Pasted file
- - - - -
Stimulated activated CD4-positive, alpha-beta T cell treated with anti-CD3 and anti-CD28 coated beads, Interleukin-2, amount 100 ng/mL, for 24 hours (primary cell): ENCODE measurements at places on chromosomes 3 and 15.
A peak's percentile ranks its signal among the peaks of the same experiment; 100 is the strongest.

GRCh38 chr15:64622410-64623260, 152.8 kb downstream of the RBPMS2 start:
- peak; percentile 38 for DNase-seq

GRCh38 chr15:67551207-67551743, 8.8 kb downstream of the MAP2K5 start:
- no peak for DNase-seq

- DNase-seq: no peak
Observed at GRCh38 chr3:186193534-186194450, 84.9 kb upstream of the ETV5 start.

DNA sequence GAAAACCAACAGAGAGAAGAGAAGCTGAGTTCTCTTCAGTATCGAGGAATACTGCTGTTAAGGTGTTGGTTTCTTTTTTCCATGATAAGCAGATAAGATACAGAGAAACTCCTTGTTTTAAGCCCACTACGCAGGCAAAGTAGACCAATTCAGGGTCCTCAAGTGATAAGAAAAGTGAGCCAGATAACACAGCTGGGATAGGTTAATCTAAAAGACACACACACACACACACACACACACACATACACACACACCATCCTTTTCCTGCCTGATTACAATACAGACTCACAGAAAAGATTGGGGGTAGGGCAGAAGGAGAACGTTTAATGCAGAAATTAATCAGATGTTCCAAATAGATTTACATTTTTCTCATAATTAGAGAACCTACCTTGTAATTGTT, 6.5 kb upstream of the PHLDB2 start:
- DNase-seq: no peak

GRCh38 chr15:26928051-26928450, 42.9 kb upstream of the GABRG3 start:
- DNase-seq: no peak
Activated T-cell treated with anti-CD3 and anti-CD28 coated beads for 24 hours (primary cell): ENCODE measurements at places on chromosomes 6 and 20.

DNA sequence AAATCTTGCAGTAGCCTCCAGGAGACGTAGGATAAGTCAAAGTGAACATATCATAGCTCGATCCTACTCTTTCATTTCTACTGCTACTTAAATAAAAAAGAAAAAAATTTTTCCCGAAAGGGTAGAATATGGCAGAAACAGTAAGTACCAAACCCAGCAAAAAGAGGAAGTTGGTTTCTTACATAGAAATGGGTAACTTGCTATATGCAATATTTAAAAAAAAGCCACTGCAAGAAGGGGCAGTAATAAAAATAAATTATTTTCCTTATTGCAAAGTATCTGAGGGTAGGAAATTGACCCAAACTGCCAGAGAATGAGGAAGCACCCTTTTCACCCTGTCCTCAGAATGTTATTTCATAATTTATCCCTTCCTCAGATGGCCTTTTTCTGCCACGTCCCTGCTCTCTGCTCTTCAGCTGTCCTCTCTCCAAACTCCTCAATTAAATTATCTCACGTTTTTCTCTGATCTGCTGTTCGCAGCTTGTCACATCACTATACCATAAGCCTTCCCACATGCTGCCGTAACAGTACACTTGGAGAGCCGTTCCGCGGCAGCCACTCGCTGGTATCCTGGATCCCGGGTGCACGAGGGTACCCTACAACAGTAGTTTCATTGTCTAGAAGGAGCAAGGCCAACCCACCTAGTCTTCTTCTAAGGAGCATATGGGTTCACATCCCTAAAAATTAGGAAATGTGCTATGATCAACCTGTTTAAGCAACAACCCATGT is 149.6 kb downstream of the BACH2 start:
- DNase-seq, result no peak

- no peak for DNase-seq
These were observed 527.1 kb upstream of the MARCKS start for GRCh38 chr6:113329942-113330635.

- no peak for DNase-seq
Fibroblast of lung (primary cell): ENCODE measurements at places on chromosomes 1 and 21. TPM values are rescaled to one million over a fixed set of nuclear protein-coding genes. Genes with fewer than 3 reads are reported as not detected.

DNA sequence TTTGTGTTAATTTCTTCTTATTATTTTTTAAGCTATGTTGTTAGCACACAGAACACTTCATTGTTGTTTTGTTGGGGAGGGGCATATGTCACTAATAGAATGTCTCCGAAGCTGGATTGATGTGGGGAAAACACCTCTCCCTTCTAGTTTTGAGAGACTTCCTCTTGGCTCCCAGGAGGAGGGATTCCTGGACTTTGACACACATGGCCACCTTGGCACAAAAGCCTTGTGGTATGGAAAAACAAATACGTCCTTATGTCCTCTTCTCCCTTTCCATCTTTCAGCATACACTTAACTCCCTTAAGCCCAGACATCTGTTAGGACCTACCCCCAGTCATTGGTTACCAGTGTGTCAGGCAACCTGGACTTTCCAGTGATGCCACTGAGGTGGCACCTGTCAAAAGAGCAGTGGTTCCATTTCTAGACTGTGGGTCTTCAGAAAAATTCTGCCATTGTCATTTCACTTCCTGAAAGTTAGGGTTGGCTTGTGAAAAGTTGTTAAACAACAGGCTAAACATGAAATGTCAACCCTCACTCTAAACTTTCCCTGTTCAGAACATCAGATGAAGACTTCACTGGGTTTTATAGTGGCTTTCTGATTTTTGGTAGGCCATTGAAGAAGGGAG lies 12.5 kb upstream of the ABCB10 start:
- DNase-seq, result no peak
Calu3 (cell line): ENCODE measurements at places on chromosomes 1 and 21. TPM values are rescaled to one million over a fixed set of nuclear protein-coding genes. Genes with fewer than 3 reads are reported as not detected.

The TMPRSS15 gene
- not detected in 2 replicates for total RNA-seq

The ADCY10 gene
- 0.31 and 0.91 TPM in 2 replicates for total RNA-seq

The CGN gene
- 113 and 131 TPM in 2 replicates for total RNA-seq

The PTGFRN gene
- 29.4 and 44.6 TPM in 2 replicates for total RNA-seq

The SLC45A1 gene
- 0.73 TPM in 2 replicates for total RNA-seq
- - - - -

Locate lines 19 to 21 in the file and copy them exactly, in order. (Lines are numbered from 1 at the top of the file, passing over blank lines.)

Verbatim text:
Fibroblast of lung (primary cell): ENCODE measurements at places on chromosomes 1 and 21. TPM values are rescaled to one million over a fixed set of nuclear protein-coding genes. Genes with fewer than 3 reads are reported as not detected.

DNA sequence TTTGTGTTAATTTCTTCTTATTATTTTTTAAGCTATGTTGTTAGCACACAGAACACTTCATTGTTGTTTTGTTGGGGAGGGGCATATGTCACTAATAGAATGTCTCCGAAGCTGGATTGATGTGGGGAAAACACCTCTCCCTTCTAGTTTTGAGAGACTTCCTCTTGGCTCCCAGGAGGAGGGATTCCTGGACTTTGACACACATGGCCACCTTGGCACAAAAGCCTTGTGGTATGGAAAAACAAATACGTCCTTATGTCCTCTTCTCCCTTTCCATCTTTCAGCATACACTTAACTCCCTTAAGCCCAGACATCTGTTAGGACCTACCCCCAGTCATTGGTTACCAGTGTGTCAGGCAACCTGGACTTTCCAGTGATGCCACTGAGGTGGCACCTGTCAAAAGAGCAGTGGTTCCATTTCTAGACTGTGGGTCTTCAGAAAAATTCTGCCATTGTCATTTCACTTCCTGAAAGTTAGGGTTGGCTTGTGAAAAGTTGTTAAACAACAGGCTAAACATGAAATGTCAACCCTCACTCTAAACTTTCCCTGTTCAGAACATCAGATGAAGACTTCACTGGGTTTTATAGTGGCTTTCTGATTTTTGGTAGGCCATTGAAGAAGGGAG lies 12.5 kb upstream of the ABCB10 start:
- DNase-seq, result no peak